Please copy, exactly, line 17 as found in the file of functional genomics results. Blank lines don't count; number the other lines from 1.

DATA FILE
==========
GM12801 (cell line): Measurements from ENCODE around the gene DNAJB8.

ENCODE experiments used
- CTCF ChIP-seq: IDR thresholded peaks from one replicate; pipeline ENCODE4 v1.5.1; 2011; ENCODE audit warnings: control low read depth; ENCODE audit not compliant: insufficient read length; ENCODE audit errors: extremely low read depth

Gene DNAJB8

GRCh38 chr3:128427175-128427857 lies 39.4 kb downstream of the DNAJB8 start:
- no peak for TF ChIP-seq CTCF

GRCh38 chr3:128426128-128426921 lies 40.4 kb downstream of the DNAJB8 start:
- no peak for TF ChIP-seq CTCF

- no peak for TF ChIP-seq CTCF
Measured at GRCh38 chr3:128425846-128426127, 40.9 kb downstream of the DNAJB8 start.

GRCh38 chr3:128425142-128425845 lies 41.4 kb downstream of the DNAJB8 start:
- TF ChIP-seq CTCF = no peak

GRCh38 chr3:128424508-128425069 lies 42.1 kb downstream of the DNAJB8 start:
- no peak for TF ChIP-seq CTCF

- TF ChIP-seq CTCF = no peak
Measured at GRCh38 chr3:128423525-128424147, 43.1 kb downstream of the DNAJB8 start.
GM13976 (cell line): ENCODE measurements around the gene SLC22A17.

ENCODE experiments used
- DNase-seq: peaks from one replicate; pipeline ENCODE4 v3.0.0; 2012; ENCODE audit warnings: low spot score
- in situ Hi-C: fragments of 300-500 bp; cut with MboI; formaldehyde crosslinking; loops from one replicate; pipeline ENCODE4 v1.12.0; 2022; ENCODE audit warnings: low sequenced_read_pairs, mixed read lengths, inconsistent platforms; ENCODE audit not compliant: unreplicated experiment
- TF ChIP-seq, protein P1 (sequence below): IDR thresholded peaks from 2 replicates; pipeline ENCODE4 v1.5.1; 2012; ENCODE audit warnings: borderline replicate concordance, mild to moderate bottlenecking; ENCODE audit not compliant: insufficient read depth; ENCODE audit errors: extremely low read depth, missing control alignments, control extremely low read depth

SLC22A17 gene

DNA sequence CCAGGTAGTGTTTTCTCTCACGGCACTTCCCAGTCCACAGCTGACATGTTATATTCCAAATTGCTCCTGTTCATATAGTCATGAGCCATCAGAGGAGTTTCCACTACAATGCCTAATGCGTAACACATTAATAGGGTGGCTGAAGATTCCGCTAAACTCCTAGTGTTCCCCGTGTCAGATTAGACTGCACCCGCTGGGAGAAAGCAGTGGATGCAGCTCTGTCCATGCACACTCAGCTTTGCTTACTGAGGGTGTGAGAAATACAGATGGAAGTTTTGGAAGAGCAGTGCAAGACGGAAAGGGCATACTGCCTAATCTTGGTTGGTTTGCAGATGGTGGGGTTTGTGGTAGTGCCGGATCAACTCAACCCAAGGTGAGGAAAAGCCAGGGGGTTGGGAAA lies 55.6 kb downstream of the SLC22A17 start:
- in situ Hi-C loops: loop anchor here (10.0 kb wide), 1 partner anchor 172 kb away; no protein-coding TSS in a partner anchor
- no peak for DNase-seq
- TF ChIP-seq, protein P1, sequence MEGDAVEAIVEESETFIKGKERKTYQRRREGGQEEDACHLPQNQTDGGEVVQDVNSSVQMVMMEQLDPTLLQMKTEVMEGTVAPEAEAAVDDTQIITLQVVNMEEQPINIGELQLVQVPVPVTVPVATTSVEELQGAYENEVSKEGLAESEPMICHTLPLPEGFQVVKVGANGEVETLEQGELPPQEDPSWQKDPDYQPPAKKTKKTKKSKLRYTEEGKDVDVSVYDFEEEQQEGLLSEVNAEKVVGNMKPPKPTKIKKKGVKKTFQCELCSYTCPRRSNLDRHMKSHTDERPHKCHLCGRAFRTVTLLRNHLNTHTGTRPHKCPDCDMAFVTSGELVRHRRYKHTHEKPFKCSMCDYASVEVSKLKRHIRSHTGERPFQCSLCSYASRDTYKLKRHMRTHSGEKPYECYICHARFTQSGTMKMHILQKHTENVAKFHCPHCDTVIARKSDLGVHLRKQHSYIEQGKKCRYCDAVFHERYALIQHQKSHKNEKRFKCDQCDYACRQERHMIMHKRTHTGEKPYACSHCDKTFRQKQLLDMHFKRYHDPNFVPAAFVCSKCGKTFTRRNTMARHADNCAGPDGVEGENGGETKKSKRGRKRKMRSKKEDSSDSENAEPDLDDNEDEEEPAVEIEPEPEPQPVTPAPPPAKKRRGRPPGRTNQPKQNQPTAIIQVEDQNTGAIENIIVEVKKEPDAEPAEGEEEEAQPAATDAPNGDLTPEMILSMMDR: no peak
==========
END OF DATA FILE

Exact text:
GM13976 (cell line): ENCODE measurements around the gene SLC22A17.